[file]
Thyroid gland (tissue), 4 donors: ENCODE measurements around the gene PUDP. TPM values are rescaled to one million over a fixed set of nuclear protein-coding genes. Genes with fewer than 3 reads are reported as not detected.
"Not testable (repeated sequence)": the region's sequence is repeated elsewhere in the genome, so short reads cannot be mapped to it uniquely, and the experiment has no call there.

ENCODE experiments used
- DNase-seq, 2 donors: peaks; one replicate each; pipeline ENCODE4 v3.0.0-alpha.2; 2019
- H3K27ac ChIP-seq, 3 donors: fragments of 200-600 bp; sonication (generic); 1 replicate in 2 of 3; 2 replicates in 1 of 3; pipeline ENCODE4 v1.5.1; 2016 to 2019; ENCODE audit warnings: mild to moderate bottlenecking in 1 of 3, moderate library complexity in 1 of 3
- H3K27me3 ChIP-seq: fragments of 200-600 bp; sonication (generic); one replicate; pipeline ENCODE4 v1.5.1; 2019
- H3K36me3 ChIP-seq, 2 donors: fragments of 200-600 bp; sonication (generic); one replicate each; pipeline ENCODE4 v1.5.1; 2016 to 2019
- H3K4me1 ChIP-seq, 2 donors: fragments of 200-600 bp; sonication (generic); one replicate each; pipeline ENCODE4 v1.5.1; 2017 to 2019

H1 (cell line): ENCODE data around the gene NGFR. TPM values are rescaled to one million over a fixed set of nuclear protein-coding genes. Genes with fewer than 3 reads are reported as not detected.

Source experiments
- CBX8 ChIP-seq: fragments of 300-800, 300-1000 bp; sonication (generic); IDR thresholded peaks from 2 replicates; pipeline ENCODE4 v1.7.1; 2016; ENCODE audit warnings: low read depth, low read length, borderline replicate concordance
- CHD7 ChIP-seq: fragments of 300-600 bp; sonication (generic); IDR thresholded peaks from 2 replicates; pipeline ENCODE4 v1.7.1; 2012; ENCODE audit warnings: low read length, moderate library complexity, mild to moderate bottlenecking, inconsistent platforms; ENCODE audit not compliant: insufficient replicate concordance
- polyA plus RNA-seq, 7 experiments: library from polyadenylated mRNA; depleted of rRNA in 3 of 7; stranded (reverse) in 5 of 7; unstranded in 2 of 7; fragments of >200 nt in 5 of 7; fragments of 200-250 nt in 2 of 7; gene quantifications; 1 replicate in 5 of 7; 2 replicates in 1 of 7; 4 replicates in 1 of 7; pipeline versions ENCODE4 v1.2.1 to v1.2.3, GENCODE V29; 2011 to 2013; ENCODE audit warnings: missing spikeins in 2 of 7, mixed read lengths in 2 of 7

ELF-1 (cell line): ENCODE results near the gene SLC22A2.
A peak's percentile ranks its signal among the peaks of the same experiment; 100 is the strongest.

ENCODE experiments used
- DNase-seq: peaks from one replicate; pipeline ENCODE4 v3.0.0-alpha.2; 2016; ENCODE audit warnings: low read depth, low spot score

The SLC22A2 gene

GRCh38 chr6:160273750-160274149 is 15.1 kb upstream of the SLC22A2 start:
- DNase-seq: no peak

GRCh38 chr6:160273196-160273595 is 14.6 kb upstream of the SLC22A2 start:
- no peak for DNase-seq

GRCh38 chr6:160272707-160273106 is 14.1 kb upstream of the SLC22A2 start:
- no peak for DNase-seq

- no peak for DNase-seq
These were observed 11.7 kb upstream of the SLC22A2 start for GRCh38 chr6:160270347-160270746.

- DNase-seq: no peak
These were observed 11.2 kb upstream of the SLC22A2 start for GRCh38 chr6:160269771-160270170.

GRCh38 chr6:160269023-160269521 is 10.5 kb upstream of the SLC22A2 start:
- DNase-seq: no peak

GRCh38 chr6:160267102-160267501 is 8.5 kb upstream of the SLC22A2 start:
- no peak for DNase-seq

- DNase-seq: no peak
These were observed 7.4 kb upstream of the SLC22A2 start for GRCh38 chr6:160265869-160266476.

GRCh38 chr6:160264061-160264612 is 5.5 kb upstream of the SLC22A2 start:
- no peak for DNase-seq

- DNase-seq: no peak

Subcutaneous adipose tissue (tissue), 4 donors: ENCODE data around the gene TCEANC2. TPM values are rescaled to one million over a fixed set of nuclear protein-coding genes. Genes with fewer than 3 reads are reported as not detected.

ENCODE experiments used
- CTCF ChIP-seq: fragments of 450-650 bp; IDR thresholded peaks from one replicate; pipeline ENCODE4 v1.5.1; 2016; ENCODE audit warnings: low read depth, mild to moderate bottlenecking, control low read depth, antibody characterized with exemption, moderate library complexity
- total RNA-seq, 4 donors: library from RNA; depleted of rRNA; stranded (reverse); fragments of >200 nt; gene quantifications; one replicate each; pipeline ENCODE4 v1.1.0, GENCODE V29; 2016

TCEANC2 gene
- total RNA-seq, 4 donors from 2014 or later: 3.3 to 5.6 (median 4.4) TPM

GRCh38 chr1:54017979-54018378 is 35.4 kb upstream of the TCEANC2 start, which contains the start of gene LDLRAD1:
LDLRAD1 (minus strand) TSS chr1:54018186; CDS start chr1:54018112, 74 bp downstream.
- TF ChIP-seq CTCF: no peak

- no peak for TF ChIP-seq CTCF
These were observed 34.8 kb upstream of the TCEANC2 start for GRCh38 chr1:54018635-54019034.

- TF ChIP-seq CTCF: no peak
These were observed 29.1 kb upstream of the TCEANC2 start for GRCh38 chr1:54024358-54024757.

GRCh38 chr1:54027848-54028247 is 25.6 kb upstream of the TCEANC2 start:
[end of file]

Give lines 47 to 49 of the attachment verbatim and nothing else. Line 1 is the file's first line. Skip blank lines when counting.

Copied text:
- no peak for TF ChIP-seq CTCF
These were observed 34.8 kb upstream of the TCEANC2 start for GRCh38 chr1:54018635-54019034.

- TF ChIP-seq CTCF: no peak